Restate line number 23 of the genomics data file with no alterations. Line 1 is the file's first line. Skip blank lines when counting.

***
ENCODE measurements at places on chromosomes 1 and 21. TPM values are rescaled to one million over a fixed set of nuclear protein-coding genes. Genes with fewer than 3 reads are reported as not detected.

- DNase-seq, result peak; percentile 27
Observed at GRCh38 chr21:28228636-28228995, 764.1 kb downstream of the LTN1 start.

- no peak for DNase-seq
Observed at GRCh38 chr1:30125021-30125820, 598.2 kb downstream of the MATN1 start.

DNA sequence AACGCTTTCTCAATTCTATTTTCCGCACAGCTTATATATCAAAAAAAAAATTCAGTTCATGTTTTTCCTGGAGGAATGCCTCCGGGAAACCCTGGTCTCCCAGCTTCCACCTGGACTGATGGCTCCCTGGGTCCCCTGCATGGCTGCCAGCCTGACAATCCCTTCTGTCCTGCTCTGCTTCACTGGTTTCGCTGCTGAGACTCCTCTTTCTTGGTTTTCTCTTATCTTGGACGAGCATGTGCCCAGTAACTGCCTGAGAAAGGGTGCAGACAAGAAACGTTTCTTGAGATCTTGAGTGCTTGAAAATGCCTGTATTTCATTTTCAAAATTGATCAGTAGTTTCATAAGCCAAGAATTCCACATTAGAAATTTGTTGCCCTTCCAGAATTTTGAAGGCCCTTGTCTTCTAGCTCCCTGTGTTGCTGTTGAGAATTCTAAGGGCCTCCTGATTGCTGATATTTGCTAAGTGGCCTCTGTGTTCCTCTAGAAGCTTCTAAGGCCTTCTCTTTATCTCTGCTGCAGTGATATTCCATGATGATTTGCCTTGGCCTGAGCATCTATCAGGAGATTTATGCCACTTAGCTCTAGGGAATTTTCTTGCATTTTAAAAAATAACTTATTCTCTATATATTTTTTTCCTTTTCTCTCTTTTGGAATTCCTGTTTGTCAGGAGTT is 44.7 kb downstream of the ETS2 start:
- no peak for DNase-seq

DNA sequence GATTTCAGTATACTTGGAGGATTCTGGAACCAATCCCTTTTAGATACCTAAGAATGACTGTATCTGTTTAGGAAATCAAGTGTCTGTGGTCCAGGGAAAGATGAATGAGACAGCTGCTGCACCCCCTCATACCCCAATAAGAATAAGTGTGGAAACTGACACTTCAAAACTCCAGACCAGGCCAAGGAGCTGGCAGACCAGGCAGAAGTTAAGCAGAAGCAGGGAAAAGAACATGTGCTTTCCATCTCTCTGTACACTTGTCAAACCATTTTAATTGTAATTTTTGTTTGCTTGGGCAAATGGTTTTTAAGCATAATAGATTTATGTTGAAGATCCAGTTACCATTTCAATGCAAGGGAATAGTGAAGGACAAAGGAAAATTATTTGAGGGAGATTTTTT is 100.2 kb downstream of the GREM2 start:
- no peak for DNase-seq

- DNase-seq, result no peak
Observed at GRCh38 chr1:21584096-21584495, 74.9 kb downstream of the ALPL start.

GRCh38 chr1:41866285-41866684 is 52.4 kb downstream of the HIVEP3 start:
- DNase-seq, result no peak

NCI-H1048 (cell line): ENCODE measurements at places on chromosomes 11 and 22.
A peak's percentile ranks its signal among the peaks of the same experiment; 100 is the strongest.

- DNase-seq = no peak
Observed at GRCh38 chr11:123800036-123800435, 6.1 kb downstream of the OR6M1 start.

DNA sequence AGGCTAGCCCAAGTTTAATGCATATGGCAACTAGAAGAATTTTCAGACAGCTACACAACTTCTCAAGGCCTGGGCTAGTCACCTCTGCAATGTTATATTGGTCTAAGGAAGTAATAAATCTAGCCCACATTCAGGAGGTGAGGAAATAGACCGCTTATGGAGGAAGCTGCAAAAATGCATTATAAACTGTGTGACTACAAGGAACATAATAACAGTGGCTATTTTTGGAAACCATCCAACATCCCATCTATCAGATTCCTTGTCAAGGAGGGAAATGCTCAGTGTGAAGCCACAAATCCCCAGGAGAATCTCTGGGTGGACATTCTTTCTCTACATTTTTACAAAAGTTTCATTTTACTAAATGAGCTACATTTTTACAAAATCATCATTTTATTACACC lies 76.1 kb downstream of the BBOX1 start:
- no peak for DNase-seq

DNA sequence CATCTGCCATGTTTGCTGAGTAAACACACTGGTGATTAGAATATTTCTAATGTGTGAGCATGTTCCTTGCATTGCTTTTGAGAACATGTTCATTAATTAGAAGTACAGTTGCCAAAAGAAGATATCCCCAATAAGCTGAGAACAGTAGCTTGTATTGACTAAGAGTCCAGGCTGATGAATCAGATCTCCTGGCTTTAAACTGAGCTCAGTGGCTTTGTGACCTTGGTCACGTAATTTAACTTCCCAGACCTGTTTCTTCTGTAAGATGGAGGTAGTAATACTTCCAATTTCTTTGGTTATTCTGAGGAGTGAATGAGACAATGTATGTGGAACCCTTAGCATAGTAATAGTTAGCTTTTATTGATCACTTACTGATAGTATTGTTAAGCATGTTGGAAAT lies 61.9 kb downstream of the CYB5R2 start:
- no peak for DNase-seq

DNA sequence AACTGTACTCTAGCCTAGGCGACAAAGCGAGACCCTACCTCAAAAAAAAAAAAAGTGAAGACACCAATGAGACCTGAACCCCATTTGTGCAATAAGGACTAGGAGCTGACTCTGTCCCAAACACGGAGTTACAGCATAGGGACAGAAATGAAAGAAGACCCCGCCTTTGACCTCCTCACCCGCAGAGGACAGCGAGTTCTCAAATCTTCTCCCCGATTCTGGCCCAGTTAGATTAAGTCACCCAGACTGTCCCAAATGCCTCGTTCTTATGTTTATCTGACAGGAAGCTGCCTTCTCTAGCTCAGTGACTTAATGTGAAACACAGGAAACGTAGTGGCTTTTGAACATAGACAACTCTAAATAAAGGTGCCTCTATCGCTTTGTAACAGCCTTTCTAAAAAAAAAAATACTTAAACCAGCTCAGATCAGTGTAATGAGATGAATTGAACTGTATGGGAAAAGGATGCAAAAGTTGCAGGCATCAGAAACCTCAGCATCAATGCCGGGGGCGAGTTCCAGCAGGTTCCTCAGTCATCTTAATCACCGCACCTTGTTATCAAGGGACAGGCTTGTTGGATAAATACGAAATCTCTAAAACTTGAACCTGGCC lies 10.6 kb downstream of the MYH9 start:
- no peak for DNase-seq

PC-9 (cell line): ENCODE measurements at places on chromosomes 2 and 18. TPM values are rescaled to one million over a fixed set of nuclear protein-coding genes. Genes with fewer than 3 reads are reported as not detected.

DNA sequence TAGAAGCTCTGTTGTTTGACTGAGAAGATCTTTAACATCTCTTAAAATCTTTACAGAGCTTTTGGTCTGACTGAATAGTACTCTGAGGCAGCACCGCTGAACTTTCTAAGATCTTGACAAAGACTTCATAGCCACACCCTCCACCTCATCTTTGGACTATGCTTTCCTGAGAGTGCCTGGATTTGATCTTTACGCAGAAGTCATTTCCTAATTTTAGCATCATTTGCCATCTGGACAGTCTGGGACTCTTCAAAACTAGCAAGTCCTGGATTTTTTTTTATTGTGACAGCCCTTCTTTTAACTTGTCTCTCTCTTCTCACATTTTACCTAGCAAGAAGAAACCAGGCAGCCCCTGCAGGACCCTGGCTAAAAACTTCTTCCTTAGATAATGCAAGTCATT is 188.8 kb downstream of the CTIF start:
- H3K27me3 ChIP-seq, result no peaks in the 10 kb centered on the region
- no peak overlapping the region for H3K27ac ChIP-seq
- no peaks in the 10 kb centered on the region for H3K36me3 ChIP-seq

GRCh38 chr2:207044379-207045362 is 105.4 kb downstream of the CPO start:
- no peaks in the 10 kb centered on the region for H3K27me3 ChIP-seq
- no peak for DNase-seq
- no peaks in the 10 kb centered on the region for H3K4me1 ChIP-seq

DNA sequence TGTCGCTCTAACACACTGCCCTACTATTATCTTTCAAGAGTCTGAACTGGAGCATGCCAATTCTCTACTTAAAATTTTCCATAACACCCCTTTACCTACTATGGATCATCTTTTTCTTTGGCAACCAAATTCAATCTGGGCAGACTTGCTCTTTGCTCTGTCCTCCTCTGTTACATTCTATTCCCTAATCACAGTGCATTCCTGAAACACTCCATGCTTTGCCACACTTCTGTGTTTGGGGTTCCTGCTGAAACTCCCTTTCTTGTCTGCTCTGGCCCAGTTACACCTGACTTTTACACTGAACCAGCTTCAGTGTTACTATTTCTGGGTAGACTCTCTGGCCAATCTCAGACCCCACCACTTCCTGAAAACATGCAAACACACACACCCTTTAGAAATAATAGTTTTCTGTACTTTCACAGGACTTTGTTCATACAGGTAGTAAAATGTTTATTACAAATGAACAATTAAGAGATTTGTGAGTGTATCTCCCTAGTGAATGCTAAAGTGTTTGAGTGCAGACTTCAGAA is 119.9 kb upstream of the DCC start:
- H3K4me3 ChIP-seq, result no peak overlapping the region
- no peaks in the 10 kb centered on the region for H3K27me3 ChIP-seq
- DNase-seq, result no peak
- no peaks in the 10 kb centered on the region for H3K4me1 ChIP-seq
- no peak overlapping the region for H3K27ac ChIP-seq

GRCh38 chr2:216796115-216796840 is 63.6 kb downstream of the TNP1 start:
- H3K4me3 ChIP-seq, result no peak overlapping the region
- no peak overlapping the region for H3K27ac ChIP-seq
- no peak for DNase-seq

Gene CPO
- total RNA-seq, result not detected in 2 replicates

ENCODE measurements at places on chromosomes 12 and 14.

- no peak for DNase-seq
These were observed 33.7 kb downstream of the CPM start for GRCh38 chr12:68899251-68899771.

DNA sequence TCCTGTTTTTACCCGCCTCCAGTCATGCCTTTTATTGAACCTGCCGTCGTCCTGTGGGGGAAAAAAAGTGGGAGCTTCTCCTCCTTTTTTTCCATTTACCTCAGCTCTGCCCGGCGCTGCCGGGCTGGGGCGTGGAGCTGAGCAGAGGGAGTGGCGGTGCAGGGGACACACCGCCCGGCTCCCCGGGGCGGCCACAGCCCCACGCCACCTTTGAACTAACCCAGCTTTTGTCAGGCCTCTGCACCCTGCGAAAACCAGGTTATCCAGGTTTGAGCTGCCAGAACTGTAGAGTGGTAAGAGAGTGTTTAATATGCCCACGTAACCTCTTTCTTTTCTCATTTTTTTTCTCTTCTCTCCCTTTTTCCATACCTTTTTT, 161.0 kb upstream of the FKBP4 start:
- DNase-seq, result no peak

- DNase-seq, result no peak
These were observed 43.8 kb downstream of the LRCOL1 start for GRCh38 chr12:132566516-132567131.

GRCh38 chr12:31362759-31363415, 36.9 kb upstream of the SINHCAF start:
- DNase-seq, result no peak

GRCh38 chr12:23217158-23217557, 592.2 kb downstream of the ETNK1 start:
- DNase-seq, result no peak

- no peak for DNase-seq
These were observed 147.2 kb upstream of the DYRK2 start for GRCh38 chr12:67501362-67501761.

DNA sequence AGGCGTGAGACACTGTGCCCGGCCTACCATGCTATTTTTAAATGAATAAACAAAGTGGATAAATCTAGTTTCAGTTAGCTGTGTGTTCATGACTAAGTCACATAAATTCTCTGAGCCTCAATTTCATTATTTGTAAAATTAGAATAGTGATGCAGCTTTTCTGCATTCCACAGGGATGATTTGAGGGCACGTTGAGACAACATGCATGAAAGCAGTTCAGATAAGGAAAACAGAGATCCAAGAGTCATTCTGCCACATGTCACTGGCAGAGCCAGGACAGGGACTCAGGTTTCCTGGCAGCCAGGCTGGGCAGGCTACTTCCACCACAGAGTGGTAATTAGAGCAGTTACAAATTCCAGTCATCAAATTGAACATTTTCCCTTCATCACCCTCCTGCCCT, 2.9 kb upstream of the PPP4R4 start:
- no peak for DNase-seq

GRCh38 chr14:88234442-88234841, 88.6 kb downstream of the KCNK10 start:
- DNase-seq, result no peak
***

- no peak for DNase-seq